But, beyond the economic incentive to responsibly care for porters, many local tour operators know or are a part of the communities from which they hire porters. Porters are rarely random people who walk in off the street but rather a part of a local cultural and historical legacy. “It’s not anonymous. We work with full communities,” Ferreyros said. A group of porters originates from a single community, a system under which all APTAE companies work. “We all know them. We know their families,” he said. For example, Vamos Expeditions, an APTAE member, has helped support community needs by building a preschool and a cafeteria where more than 100 children daily receive nutritious meals. “These projects were born with talking,” Hamerlinck said. “Like everywhere, most porters work to be able to give their children a better future.”
Given the complex reality of porter welfare, who is responsible for ensuring they — and by extension, their families and communities — are cared for? The solution seems to sit with three parties: local authorities, travelers, and service providers.
Addressing Challenges at the Government Level
“The way WINTA looks at things and what we strive for is that the country organizations that license these tour operators should be the institutions or agencies that really look after enforcement,” Sherman said. “It’s their country. It’s their territory. It’s their people who are perhaps being abused.” He noted that individual countries signed on to uphold the United Nations Declaration on the Rights of Indigenous People. “The way the system should work is that the permitting process should have its own standards for Indigenous and human rights enforcement,” he said. Unfortunately, many countries have failed those working as porters.
Though ATTA member companies work at or above the required standards for porters, companies frequently cite the need for more and better support from local governing bodies. “Institutions that regulate the Inca Trail do not provide the right facilities to porters and travelers. For example, campsites are not big enough,” said Angel Grandez, operations manager for Condor Travel. “The minister of culture, environmental minister, and minister of tourism need to start working together to invest in infrastructure according to their laws for porters’ and travelers’ necessities.”
G Adventures has been working with Peruvian officials to improve infrastructure such as sleeping refuges for porters and dining areas for porters and travelers. “We participated in various inspections on the Inca Trail with local authorities to determine the best places for implementation,” said Sarah Miginiac, general manager of Latin America. “Improved campsite infrastructure will help address challenges around weight.” Smith agreed changes need to be made to better — and legally — distribute weight across more people, especially early in a trek: “This creates a bit of a black market at the start, which I think could easily be solved if they allowed a higher ratio of porters to tourists.”
In Peru, the porter law is almost 20 years old, and while many companies have increased wages over the years to match inflation, the law has not kept pace. “We’re trying to negotiate a new version of the law with them including letting porters give their opinions about what should be changed,” Ferreyros said, but this process is currently stalled in the government.
By and large, porter protection laws are largely non-existent, inadequate, or poorly enforced. Unfortunately, there are some service providers who use this to their advantage. For the vast majority that genuinely care about porter welfare, however, this is an opportunity to support and work with local advocacy groups and associations to promote change that prioritizes porter health and safety.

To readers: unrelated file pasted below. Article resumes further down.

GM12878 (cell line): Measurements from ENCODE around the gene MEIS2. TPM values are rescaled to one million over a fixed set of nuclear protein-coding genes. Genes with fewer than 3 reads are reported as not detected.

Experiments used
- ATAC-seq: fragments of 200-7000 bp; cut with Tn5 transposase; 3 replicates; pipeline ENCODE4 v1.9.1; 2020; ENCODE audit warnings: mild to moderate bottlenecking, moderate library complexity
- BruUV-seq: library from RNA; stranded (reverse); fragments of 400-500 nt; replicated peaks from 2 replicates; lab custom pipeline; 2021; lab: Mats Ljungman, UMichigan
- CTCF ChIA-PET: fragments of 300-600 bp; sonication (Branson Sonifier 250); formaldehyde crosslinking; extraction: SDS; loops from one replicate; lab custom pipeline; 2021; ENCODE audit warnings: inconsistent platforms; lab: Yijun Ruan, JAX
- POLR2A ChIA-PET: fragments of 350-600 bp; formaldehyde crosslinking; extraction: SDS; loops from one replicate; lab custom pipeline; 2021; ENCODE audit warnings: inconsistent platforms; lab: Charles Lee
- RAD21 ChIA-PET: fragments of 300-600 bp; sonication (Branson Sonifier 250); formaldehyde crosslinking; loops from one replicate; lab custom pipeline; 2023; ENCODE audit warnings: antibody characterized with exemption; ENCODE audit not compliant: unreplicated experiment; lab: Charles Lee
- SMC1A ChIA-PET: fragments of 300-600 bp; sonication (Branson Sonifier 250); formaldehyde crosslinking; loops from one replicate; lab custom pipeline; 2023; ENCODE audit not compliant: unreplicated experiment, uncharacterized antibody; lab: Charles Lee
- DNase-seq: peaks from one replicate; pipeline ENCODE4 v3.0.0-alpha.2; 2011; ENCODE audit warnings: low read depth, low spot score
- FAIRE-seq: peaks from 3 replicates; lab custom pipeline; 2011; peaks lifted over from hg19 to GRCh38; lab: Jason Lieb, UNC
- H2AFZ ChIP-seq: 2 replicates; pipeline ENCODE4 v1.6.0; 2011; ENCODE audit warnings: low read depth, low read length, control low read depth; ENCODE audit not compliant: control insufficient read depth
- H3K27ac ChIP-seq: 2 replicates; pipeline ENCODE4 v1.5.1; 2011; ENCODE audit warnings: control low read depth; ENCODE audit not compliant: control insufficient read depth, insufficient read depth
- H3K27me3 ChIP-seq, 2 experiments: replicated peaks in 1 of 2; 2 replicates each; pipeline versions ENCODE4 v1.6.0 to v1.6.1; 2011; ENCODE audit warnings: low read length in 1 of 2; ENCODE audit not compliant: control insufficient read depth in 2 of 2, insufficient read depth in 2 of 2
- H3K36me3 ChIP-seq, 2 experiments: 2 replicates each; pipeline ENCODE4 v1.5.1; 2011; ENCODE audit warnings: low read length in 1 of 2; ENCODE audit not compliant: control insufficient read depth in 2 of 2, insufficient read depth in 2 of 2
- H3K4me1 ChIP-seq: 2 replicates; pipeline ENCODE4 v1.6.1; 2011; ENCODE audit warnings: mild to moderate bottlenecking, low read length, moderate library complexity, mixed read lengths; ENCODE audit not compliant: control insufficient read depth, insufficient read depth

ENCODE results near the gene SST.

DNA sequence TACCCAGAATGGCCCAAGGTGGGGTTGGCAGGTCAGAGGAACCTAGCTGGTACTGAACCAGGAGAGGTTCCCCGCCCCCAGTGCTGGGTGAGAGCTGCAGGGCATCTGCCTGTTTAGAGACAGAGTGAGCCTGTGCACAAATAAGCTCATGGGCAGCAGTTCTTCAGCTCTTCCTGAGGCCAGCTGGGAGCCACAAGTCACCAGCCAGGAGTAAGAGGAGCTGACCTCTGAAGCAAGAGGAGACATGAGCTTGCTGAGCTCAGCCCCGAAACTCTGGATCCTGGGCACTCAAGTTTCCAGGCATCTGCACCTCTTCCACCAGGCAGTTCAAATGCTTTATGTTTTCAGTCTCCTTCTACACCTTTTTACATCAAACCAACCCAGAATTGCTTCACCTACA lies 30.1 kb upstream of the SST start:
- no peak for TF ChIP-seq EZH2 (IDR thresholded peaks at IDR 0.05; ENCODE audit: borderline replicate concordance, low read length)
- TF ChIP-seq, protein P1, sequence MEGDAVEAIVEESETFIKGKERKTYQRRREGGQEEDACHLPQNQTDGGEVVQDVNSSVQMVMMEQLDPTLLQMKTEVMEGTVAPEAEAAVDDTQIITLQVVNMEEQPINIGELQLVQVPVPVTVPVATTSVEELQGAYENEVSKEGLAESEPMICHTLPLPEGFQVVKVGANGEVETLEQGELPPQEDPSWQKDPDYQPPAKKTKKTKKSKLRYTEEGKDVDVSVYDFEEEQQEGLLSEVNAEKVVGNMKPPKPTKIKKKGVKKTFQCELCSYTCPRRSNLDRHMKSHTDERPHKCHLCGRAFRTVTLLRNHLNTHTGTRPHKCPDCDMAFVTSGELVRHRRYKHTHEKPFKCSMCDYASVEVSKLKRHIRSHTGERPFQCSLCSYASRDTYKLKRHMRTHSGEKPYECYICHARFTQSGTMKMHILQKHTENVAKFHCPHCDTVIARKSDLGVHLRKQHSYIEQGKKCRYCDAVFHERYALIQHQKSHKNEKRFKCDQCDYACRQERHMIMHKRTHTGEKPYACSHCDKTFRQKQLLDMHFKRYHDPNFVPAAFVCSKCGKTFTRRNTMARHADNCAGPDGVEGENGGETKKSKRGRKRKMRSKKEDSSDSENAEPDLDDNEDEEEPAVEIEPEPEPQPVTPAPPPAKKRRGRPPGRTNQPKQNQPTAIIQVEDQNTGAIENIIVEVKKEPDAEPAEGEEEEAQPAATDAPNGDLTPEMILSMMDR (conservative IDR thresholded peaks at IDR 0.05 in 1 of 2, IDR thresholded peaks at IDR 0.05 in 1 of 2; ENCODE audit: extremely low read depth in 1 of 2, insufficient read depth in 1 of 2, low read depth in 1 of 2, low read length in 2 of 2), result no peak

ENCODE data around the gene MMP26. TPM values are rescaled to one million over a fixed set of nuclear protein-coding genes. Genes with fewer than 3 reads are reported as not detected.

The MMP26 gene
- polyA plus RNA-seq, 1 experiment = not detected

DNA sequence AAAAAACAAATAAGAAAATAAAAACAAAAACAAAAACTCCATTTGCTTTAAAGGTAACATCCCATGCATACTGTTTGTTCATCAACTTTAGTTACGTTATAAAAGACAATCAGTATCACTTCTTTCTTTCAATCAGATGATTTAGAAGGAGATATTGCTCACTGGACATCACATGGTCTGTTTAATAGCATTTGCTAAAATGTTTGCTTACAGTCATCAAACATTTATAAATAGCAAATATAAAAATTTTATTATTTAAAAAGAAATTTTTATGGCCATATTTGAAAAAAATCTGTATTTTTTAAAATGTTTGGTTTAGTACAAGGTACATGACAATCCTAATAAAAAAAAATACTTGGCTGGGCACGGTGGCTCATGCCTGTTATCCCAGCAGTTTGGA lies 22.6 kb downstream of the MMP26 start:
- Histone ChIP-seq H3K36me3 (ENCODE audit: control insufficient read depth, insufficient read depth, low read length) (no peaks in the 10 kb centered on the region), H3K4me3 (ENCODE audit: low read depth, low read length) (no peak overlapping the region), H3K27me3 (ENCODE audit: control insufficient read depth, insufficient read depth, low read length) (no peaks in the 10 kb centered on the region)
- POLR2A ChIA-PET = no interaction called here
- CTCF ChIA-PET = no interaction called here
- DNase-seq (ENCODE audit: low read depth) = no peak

Travelers Offer Checks and Balances, But Education is Necessary
Many operators note that travelers serve as a layer of checks and balances. Tour operators can — and should — inquire about porter treatment in post-trip evaluations. Any legitimate concerns should be addressed with on-the-ground suppliers. “There is a general level of empathy among travelers,” said Jeff Bonaldi, CEO of The Explorer’s Passage. “A lot of times they feel bad for the porters. They appreciate how hard they work and they always end up tipping more.” This mindset surfaces two aspects of porter welfare and perception that need to be considered.
The first is the lure of “budget” travel. Many travelers want affordable experiences, and the trickle-down effect can be lower porter wages and inferior working conditions. “There’s a real cost to everything, and if you’re not paying, someone else is,” Smith said, referring to the fact that some companies are willing to skimp on porter wages and benefits in order to offer inexpensive travel packages. For ATTA member companies, offering quality services and experiences for both travelers and porters is far more important than selling cheap trips. “While the benefits (founder of Indigenous Kokoda Adventures, Jesse Leta) is providing for our guides and porters add to the cost of our treks, we truly believe that once people really understand what their money is paying for, they will be more than happy to pay the tour fees,” said Deb Campagnaro, North American representative (Canada) for the company.
There’s no doubt the work porters do is difficult, and they deserve all the wages, benefits, and support they receive. Yet travelers may be unaware of local working conditions, cultural sensitivities, and personal dynamics at play among porters. “It’s easy to feel sorry for porters,” Smith said. “When you look at the amount they’re paid, you might think ‘wow, that’s not a lot of money in Western terms for the work they’re doing,’ but a lot of people don’t look at the bigger picture and realize that, being a porter, you can actually make more than a teacher and many days you’re doing less work.” Ferreyros pointed out porters are used to carrying weight from working in the fields and at such a high elevation. What takes clients six to eight hours a day to walk, porters can easily do in three or four hours.
One provision in Peru requiring close-toed shoes and trekking boots required a mindshift for porters because sandals or flip-flops are the standard and preferred footwear for some porters. “During lower-altitude treks where the weather is warm, the porters do prefer wearing such footwear,” said Caroline Mongrain of World Expeditions.